I’m just trying to run a simple banking app. I’ve got my index.html file linked to a JS file with an ajax function linked to a LoginServlet. This then redirect the webpage to another html webpage such as errorpage.

Atm the problem is the ajax code not linking to the servlet/servlet not linking to error page. I’ve followed so many tutorials it’s as though something just isn’t clicking for me.
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winterscoming
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(Original post by HGrammer)
There are no error codes at all in the web.xml file under web-inf. In regards to everything else you said, I somewhat understand it but I’m new to web development in Java. Although I have done java programming before, I’m still quite new to this.

I’m just trying to run a simple banking app. I’ve got my index.html file linked to a JS file with an ajax function linked to a LoginServlet. This then redirect the webpage to another html webpage such as errorpage.

Atm the problem is the ajax code not linking to the servlet/servlet not linking to error page. I’ve followed so many tutorials it’s as though something just isn’t clicking for me.
Web development with java is definitely a lot more complex than just building a plain Java forms app - there are a lot more moving parts for handling the HTTP requests and responses between the browser and the servlet (particularly around the tomcat 'container' which runs the servlet).
There's some good background reading here to help understand what's actually happening with HTTP requests and the tomcat containers, although this page is from 2002 so don't look at the code here as a good example of how to do things because that'll be misleading: https://www.developer.com/java/ent/a...g-Servlets.htm


I can't see anything in the LoginServlet which is redirecting to errorpage.html - is that something you've added? If not, then it suggests to me that tomcat is handling an error and swallowing it up, which makes it hard to find out what the 'real' error is. The redirects I can see in the servlet seem to be for cus_profile.jsp and bus_profile.jsp instead.

If this is happening, then it could be a combination of many things and the best thing to do is to cut out some of the noise and try to rule out different problems - the first thing is to make sure that tomcat isn't doing anything like swallowing real errors - there's 2 different ways you could do that:

One way would be to try using plain HTML to send your login data like this and let the browser send the POST request instead - that way the browser will also handle the 302 redirect
Code:
<form action="LoginServlet" method="post">
    Method: <br/> <input type="text" name="method"> <br/>
    Username: <br/> <input type="text" name="username"> <br/>
    Password: <br/> <input type="password" name="pw"> <br/>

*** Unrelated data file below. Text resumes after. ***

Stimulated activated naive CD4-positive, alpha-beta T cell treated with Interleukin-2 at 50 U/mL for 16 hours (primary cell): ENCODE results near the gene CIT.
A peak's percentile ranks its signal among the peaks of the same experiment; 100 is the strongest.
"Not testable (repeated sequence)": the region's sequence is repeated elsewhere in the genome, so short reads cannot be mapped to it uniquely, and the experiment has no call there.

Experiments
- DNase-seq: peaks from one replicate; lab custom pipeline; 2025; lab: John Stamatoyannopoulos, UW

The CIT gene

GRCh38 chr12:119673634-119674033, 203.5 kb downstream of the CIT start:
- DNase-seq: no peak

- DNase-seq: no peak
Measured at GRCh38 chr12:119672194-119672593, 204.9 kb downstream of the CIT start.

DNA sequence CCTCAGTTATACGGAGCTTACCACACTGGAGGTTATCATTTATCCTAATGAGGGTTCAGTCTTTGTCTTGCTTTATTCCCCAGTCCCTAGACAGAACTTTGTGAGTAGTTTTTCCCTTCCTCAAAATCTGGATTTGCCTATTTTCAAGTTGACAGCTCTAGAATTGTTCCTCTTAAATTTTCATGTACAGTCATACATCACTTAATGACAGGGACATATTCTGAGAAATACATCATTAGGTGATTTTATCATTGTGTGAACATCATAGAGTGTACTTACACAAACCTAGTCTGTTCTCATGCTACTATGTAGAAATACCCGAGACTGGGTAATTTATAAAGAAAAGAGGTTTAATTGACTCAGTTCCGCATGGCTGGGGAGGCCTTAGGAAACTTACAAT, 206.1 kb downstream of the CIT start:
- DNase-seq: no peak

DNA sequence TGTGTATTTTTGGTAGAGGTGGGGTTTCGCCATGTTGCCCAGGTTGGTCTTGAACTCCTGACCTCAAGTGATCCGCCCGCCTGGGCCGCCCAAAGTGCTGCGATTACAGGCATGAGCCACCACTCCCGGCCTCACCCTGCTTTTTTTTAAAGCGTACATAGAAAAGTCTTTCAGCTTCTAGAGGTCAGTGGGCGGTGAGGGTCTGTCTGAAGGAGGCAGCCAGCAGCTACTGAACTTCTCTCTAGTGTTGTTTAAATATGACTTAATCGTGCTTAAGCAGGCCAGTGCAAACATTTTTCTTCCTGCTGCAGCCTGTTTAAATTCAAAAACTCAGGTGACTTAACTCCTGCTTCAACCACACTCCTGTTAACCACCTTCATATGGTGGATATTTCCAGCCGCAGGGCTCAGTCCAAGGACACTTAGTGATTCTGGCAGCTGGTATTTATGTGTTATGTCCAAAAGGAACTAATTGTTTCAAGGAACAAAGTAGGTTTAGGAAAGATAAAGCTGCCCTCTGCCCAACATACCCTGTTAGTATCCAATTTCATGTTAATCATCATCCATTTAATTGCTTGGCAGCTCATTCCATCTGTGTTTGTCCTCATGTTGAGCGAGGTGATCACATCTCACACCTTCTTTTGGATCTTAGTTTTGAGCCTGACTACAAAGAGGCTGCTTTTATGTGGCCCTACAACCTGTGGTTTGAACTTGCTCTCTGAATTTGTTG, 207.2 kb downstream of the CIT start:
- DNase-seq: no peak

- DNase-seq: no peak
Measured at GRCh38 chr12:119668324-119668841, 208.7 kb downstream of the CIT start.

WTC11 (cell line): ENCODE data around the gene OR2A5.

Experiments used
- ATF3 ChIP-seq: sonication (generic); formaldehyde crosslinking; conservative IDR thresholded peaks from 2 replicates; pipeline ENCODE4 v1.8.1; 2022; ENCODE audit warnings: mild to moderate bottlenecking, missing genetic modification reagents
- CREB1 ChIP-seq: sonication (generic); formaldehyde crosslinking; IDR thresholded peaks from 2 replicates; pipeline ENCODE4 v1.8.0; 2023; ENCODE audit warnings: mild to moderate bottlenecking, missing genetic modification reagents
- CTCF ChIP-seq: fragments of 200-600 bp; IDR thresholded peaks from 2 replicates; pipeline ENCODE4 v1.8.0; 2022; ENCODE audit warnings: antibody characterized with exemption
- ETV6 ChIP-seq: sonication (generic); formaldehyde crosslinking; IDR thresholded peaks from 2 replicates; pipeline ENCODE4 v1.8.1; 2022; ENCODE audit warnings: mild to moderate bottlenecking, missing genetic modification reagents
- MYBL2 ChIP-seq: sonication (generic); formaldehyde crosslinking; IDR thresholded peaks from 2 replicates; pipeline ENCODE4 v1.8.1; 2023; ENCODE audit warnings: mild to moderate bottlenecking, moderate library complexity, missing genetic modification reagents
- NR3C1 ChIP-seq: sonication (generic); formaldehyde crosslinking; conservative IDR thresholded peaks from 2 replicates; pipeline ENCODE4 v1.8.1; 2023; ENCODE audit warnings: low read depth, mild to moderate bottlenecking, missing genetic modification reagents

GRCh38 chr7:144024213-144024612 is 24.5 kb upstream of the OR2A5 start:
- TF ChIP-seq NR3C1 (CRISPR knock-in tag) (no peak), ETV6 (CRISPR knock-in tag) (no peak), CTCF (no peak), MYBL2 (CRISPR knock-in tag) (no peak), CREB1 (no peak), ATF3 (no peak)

<input type="submit" value="login">
</form>
If you do this, then you'll probably go back to the 404 error ("Not found") for errorpage.html that you had earlier - which might just be that there's no errorpage.html in your WebContent folder?


The other way would be to try this out using Postman, which I definitely recommend using so that you can test your servlet on its own - https://www.getpostman.com/


If the above both work then that rules out problems with either tomcat or the servlet
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(Original post by winterscoming)
Web development with java is definitely a lot more complex than just building a plain Java forms app - there are a lot more moving parts for handling the HTTP requests and responses between the browser and the servlet (particularly around the tomcat 'container' which runs the servlet).
There's some good background reading here to help understand what's actually happening with HTTP requests and the tomcat containers, although this page is from 2002 so don't look at the code here as a good example of how to do things because that'll be misleading: https://www.developer.com/java/ent/a...g-Servlets.htm


I can't see anything in the LoginServlet which is redirecting to errorpage.html - is that something you've added? If not, then it suggests to me that tomcat is handling an error and swallowing it up, which makes it hard to find out what the 'real' error is. The redirects I can see in the servlet seem to be for cus_profile.jsp and bus_profile.jsp instead.

If this is happening, then it could be a combination of many things and the best thing to do is to cut out some of the noise and try to rule out different problems - the first thing is to make sure that tomcat isn't doing anything like swallowing real errors - there's 2 different ways you could do that:

One way would be to try using plain HTML to send your login data like this and let the browser send the POST request instead - that way the browser will also handle the 302 redirect
Code:
<form action="LoginServlet" method="post">
    Method: <br/> <input type="text" name="method"> <br/>
    Username: <br/> <input type="text" name="username"> <br/>
    Password: <br/> <input type="password" name="pw"> <br/>
    <input type="submit" value="login">
</form>
If you do this, then you'll probably go back to the 404 error ("Not found") for errorpage.html that you had earlier - which might just be that there's no errorpage.html in your WebContent folder?


The other way would be to try this out using Postman, which I definitely recommend using so that you can test your servlet on its own - https://www.getpostman.com/


If the above both work then that rules out problems with either tomcat or the servlet
I will try this in a few hours and get back to you. In the mean time do you know anything about JNDI?
I wa wondering Can I seperate the app logic in multiple servlets eg one for login controller one for accounts controller etc and how would this affect my connection pooling?